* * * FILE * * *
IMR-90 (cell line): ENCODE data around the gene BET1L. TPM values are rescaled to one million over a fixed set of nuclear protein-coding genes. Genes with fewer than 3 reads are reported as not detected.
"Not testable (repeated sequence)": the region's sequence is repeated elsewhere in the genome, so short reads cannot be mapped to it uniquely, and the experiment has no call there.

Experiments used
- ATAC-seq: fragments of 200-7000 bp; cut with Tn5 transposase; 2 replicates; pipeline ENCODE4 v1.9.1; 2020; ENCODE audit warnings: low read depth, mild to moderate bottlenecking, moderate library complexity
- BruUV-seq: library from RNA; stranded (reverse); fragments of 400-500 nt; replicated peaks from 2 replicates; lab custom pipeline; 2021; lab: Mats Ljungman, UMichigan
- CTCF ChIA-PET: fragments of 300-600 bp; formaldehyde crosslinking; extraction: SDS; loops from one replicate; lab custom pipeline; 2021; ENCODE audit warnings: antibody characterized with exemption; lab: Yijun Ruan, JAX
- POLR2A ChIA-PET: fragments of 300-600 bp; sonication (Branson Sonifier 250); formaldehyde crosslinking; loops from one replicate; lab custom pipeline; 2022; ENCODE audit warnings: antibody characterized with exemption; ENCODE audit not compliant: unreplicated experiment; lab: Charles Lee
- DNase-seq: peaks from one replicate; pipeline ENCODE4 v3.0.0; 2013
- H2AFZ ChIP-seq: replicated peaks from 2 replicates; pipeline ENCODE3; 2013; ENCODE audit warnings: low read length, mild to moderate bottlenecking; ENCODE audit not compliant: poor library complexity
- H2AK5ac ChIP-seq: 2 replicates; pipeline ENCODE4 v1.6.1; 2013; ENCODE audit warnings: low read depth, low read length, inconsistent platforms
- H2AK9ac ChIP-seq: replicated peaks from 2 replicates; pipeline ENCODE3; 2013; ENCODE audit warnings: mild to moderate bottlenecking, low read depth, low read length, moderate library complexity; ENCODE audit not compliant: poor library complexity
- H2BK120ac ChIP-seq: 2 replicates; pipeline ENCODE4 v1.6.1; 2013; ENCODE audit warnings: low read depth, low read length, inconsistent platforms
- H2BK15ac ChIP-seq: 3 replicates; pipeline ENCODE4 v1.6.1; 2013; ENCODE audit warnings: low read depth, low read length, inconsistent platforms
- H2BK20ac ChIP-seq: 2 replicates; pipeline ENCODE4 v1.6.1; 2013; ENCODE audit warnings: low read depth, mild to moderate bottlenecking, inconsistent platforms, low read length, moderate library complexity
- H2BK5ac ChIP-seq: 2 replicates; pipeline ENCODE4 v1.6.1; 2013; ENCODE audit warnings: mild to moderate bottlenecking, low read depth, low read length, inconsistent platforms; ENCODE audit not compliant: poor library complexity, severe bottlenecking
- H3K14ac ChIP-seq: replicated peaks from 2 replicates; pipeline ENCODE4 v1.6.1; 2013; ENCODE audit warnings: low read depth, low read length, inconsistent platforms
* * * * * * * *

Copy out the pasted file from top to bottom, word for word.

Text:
IMR-90 (cell line): ENCODE data around the gene BET1L. TPM values are rescaled to one million over a fixed set of nuclear protein-coding genes. Genes with fewer than 3 reads are reported as not detected.
"Not testable (repeated sequence)": the region's sequence is repeated elsewhere in the genome, so short reads cannot be mapped to it uniquely, and the experiment has no call there.

Experiments used
- ATAC-seq: fragments of 200-7000 bp; cut with Tn5 transposase; 2 replicates; pipeline ENCODE4 v1.9.1; 2020; ENCODE audit warnings: low read depth, mild to moderate bottlenecking, moderate library complexity
- BruUV-seq: library from RNA; stranded (reverse); fragments of 400-500 nt; replicated peaks from 2 replicates; lab custom pipeline; 2021; lab: Mats Ljungman, UMichigan
- CTCF ChIA-PET: fragments of 300-600 bp; formaldehyde crosslinking; extraction: SDS; loops from one replicate; lab custom pipeline; 2021; ENCODE audit warnings: antibody characterized with exemption; lab: Yijun Ruan, JAX
- POLR2A ChIA-PET: fragments of 300-600 bp; sonication (Branson Sonifier 250); formaldehyde crosslinking; loops from one replicate; lab custom pipeline; 2022; ENCODE audit warnings: antibody characterized with exemption; ENCODE audit not compliant: unreplicated experiment; lab: Charles Lee
- DNase-seq: peaks from one replicate; pipeline ENCODE4 v3.0.0; 2013
- H2AFZ ChIP-seq: replicated peaks from 2 replicates; pipeline ENCODE3; 2013; ENCODE audit warnings: low read length, mild to moderate bottlenecking; ENCODE audit not compliant: poor library complexity
- H2AK5ac ChIP-seq: 2 replicates; pipeline ENCODE4 v1.6.1; 2013; ENCODE audit warnings: low read depth, low read length, inconsistent platforms
- H2AK9ac ChIP-seq: replicated peaks from 2 replicates; pipeline ENCODE3; 2013; ENCODE audit warnings: mild to moderate bottlenecking, low read depth, low read length, moderate library complexity; ENCODE audit not compliant: poor library complexity
- H2BK120ac ChIP-seq: 2 replicates; pipeline ENCODE4 v1.6.1; 2013; ENCODE audit warnings: low read depth, low read length, inconsistent platforms
- H2BK15ac ChIP-seq: 3 replicates; pipeline ENCODE4 v1.6.1; 2013; ENCODE audit warnings: low read depth, low read length, inconsistent platforms
- H2BK20ac ChIP-seq: 2 replicates; pipeline ENCODE4 v1.6.1; 2013; ENCODE audit warnings: low read depth, mild to moderate bottlenecking, inconsistent platforms, low read length, moderate library complexity
- H2BK5ac ChIP-seq: 2 replicates; pipeline ENCODE4 v1.6.1; 2013; ENCODE audit warnings: mild to moderate bottlenecking, low read depth, low read length, inconsistent platforms; ENCODE audit not compliant: poor library complexity, severe bottlenecking
- H3K14ac ChIP-seq: replicated peaks from 2 replicates; pipeline ENCODE4 v1.6.1; 2013; ENCODE audit warnings: low read depth, low read length, inconsistent platforms